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Miles Monroe, a clarinet-playing health food store proprietor, is revived out of cryostasis 200 years into a future world in order to help rebels fight an oppressive government regime.
Okay, one more review before I go since today I'll be moving and focusing on getting settled in and finding employment.
I was looking for a way to avoid writing more of a Fan Story I'm working on and figured I'd watch something that's been on my radar for a good while now.
To keep things short, "Sleeper" is hilarious. An endlessly creative, jazzy, witty, and clever send up of the 70s view as to what the future would end up being like.
Complete with two great leading performances in Woody Allen and Diane Keaton, wonderful production design, a damn great soundtrack and a brisk pace with a short run time to keep things from wearing themselves out, even if…
Sleeper was my first exposure to Woody Allen. I knew nothing of him, other than seeing an odd looking bespectacled man on the cover of Time magazine that was sitting on the coffee table a few years previous. It wasn’t the promise of Allen’s comedy, but rather the movie poster featuring a robot in a helicopter chair clutching a shrieking damsel that drew me into the shopping mall theatre that Saturday so many years ago.
My predominant memory was of my 14 year old self laughing so riotously hard that tears were streaming down my face, and I thought it a very real possibility that I would throw up.
I have seen it since, but it’s been ages. When this…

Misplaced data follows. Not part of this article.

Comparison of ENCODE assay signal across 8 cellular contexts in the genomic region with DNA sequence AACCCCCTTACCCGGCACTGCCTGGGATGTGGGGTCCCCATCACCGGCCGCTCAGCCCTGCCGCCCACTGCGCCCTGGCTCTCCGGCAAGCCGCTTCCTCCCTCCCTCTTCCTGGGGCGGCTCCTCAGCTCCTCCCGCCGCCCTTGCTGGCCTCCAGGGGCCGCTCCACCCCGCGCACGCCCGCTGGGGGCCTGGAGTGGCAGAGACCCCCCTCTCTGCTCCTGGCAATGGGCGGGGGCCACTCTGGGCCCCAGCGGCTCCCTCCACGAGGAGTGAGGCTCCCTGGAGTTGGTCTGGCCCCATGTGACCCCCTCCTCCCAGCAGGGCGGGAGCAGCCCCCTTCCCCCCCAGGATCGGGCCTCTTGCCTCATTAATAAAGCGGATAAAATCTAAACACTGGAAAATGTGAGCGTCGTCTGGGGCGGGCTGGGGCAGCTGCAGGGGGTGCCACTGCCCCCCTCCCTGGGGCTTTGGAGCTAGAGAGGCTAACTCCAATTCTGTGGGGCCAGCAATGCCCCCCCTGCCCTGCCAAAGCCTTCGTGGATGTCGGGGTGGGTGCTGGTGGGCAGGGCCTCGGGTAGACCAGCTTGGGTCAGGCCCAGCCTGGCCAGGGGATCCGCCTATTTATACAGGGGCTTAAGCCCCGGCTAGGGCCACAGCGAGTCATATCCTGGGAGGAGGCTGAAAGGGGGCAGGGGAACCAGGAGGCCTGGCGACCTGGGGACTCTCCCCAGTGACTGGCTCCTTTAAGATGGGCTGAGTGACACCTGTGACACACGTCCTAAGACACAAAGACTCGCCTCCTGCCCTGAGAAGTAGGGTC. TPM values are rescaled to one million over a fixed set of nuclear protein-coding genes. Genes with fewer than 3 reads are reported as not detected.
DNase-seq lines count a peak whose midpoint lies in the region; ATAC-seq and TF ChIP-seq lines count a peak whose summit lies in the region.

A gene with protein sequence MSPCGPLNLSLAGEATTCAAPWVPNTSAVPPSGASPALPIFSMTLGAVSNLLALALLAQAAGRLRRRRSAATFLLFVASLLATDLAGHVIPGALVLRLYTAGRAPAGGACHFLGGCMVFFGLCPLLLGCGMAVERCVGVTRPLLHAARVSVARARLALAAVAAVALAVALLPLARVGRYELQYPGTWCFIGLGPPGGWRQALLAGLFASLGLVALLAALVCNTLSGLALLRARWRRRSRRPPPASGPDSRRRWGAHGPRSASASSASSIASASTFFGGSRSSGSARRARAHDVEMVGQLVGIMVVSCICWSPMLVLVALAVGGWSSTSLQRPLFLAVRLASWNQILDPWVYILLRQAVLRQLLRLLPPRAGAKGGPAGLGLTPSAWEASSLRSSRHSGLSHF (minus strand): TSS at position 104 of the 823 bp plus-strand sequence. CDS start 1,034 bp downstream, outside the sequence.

I think the Letterboxd community has something against comedies for some reason. I was scrolling through reviews for Sleeper and they were mostly three stars or below. News flash: Terrence Malick doesn't have to direct a film for it to have five stars! It doesn't need to be deep or prophetic! This community can be pretty pretentious sometimes.
Sleeper is one of the craziest, most madcap, silliest comedies I've ever seen. It's also a super effective & smart sci-fi movie.
I laughed basically start to finish. Woody Allen knows how to write quips, situational comedy, and visual comedy so well.
Diane Keaton is so so so attractive. Also, her Marlon Brando impression is one of the best things ever.
Sleeper satirizes pretty much every aspect of American culture, and that's pretty ballsy.
In "Sleeper," Woody Allen sends up the future while skewering the past and present in a film that starts off well before descending into silliness. Allen's standard comic sensibilities are on display as he weaves jokes about intellectuals, art, sex, and romance into smart-but-goofy blend of science fiction and comedy.
Beginning nearly two centuries in the future, the film finds a man from the 1970s thawed from a cryogenically induced slumber and forced to deal with an array a technological, cultural, and political changes. The sci-fi canvas allows star/director/co-writer, Allen, to amusingly attack his typical foils. Allen's character becomes a medical oddity, robot worker, and put-upon revolutionary in the span of 90 minutes.
The comedy ranges from smart and satirical,…
Performances : 6/10
Story : 5.5/10
Production : 6/10
Overall : 5.83/10
The first act of Sleeper is absolutely fucking hilarious. It's terrific. It's like Woody Allen's ode to the visual gag. Half slapstick genius and half neurotic brilliance, this film kicks off with a bang, telling a promising fish out of water story peppered with Allen's usual tricks.
The issue being that after that first third the laughs drop off twice the size of the one Woody drives his VW off of. What started off as a smart, original and hilarious story veers into this strange, almost TOO wacky series of missed one-liners. I don't know...maybe it's my fault for losing interest. I just don't see how over…
One of the strangest gaps in my filmwatching has been the lack of Woody Allen films I've seen recently.